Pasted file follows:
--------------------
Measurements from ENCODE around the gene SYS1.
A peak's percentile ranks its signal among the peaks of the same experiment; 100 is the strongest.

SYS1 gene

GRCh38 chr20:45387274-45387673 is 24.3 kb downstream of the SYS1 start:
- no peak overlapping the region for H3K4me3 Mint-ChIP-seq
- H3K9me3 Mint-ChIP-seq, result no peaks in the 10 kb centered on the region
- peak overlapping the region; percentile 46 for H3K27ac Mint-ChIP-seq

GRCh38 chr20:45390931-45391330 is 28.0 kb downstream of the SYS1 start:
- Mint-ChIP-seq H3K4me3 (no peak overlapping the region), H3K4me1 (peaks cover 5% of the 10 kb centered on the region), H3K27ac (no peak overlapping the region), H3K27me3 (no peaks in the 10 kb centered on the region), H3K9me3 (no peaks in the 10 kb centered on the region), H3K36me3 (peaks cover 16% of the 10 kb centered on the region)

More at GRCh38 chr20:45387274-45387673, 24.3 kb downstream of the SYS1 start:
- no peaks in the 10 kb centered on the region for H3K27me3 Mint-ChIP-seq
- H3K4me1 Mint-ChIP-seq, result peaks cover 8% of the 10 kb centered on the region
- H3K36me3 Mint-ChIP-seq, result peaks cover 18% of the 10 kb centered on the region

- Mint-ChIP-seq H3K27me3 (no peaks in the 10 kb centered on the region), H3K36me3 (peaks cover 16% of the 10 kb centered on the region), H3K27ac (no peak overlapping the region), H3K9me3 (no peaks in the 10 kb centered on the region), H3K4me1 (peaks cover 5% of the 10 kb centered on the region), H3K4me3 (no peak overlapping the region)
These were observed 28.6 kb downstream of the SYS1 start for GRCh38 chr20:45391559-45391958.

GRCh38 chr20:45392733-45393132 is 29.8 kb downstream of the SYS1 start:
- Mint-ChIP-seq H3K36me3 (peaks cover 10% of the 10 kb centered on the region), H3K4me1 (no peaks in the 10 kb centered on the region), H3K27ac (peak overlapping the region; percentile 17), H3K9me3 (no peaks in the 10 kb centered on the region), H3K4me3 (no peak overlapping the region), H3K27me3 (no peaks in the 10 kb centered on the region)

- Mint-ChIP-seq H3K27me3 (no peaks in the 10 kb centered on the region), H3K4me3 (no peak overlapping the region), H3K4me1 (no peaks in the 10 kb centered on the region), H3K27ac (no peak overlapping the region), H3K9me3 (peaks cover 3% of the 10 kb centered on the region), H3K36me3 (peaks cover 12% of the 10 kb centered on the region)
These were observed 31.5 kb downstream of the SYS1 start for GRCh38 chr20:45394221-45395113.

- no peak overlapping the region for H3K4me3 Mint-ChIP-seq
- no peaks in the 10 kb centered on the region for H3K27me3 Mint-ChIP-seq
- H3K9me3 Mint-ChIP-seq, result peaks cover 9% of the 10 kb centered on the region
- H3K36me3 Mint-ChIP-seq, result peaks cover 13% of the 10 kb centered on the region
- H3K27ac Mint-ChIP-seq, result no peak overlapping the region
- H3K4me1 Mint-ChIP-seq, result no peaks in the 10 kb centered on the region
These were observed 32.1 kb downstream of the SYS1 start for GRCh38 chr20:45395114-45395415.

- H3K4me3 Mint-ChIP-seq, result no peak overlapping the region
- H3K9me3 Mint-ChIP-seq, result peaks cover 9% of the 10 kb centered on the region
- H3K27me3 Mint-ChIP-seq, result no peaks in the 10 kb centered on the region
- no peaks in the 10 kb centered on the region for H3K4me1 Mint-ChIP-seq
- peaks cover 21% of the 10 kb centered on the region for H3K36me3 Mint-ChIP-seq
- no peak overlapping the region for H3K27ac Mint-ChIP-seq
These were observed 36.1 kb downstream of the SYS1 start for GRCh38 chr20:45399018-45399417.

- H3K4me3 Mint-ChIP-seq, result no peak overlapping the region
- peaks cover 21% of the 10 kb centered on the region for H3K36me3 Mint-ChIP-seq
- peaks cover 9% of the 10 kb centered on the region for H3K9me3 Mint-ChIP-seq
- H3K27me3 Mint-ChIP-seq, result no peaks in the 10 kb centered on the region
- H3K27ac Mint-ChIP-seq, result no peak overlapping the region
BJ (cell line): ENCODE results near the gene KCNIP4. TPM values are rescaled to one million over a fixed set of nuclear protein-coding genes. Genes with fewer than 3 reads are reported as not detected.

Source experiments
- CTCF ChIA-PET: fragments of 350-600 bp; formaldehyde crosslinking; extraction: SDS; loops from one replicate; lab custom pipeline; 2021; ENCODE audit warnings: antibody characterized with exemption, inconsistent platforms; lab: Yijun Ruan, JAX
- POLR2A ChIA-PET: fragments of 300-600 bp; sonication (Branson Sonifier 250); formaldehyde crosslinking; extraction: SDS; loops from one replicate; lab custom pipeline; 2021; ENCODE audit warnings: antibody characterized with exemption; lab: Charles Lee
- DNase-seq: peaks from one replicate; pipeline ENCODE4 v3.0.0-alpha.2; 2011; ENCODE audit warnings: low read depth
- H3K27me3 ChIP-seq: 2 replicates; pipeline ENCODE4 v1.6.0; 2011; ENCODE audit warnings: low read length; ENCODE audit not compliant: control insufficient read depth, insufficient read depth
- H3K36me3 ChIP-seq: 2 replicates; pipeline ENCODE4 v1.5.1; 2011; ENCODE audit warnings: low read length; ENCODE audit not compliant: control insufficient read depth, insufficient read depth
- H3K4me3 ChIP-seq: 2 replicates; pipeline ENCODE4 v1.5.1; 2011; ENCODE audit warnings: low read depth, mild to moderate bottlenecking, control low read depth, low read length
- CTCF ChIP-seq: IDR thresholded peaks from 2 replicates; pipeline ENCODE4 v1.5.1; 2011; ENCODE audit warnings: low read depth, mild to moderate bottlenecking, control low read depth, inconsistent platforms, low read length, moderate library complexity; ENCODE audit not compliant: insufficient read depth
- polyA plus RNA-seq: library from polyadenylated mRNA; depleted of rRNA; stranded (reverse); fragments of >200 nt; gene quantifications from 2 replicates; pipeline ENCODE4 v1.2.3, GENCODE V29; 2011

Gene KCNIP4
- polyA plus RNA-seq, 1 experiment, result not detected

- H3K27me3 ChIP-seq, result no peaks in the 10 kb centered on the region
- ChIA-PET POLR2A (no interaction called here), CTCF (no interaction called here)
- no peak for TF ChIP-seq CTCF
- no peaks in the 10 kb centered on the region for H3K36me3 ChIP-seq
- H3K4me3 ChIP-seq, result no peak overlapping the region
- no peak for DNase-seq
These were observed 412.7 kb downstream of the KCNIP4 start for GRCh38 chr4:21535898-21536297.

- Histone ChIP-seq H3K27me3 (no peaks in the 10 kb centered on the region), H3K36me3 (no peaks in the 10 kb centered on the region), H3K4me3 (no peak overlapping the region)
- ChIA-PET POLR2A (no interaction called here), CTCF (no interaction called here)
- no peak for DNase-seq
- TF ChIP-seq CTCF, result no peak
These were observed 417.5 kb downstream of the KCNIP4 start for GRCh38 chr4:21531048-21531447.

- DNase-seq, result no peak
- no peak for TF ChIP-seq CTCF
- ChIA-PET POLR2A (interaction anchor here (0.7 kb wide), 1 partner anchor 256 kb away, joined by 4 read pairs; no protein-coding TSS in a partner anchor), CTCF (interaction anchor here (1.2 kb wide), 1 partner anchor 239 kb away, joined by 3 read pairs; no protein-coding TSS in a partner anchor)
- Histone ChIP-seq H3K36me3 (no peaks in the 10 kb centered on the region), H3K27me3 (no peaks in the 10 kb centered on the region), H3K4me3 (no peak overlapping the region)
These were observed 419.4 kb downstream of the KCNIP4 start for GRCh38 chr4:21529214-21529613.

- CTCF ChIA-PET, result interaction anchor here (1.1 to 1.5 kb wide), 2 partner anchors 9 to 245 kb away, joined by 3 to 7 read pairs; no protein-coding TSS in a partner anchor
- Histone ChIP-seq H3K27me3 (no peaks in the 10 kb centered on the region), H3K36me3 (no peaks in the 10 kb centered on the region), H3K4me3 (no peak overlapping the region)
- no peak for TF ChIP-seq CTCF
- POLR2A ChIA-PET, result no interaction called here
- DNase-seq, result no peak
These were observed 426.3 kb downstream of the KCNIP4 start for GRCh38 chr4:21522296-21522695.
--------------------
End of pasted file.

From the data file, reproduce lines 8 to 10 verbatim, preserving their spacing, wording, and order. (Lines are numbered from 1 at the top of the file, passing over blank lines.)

GRCh38 chr20:45390931-45391330 is 28.0 kb downstream of the SYS1 start:
- Mint-ChIP-seq H3K4me3 (no peak overlapping the region), H3K4me1 (peaks cover 5% of the 10 kb centered on the region), H3K27ac (no peak overlapping the region), H3K27me3 (no peaks in the 10 kb centered on the region), H3K9me3 (no peaks in the 10 kb centered on the region), H3K36me3 (peaks cover 16% of the 10 kb centered on the region)

More at GRCh38 chr20:45387274-45387673, 24.3 kb downstream of the SYS1 start: